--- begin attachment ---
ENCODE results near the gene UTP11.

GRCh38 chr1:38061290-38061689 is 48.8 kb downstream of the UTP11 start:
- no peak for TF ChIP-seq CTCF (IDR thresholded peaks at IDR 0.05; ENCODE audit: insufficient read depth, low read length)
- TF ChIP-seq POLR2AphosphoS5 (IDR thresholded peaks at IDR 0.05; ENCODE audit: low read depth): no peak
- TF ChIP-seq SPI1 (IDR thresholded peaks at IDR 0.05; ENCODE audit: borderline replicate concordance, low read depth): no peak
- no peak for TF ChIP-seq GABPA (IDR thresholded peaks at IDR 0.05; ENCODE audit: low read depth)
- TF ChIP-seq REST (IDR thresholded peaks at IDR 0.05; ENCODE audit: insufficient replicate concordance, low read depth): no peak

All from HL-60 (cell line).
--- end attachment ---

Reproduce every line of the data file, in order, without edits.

ENCODE results near the gene UTP11.

GRCh38 chr1:38061290-38061689 is 48.8 kb downstream of the UTP11 start:
- no peak for TF ChIP-seq CTCF (IDR thresholded peaks at IDR 0.05; ENCODE audit: insufficient read depth, low read length)
- TF ChIP-seq POLR2AphosphoS5 (IDR thresholded peaks at IDR 0.05; ENCODE audit: low read depth): no peak
- TF ChIP-seq SPI1 (IDR thresholded peaks at IDR 0.05; ENCODE audit: borderline replicate concordance, low read depth): no peak
- no peak for TF ChIP-seq GABPA (IDR thresholded peaks at IDR 0.05; ENCODE audit: low read depth)
- TF ChIP-seq REST (IDR thresholded peaks at IDR 0.05; ENCODE audit: insufficient replicate concordance, low read depth): no peak

All from HL-60 (cell line).